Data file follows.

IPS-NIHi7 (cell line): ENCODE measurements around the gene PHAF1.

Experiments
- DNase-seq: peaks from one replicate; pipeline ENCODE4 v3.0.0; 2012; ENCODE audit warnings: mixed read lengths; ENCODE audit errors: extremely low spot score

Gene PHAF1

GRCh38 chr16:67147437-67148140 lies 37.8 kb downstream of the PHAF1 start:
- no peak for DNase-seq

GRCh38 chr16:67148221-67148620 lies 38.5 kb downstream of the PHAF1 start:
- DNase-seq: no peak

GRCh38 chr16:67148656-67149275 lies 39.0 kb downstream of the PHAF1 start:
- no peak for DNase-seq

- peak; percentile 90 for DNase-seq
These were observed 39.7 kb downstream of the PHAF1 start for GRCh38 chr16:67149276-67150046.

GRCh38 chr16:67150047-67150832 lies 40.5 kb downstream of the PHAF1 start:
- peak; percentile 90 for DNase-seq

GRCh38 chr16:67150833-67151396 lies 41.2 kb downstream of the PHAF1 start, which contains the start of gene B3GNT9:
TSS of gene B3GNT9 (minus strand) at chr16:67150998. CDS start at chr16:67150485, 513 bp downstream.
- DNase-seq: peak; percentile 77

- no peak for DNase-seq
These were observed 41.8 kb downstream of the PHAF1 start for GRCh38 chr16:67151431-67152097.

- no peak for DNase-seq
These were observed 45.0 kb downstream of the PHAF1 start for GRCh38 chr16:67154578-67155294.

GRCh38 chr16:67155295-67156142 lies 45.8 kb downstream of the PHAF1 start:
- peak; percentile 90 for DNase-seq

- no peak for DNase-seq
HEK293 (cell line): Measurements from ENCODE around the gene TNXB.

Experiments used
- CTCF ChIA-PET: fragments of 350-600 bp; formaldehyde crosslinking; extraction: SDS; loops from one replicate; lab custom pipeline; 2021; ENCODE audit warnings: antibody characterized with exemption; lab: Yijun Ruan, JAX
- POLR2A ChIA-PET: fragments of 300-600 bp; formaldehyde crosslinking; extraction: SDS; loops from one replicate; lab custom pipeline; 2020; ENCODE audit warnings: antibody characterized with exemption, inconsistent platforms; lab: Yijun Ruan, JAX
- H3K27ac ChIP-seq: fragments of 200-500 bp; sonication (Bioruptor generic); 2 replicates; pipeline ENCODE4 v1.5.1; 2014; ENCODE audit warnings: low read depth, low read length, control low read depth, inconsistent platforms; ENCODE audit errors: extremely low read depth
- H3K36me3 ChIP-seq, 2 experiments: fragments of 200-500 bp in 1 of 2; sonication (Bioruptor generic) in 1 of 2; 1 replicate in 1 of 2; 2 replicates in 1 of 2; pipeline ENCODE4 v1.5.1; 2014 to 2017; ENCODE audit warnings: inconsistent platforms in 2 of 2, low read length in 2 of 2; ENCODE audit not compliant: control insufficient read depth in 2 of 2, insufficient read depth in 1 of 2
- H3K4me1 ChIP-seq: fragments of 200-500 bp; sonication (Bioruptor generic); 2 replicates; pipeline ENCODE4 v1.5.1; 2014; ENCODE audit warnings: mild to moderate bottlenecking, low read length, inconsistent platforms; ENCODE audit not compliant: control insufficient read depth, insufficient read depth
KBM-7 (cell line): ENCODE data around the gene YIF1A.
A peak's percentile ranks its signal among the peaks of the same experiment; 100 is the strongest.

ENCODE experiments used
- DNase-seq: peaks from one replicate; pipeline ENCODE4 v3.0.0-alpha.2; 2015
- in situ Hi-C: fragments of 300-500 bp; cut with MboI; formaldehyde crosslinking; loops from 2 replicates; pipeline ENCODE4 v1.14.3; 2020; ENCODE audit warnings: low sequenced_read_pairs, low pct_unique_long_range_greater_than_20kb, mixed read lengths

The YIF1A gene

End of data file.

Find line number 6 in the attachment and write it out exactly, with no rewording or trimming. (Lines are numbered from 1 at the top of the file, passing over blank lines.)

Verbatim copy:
- no peak for DNase-seq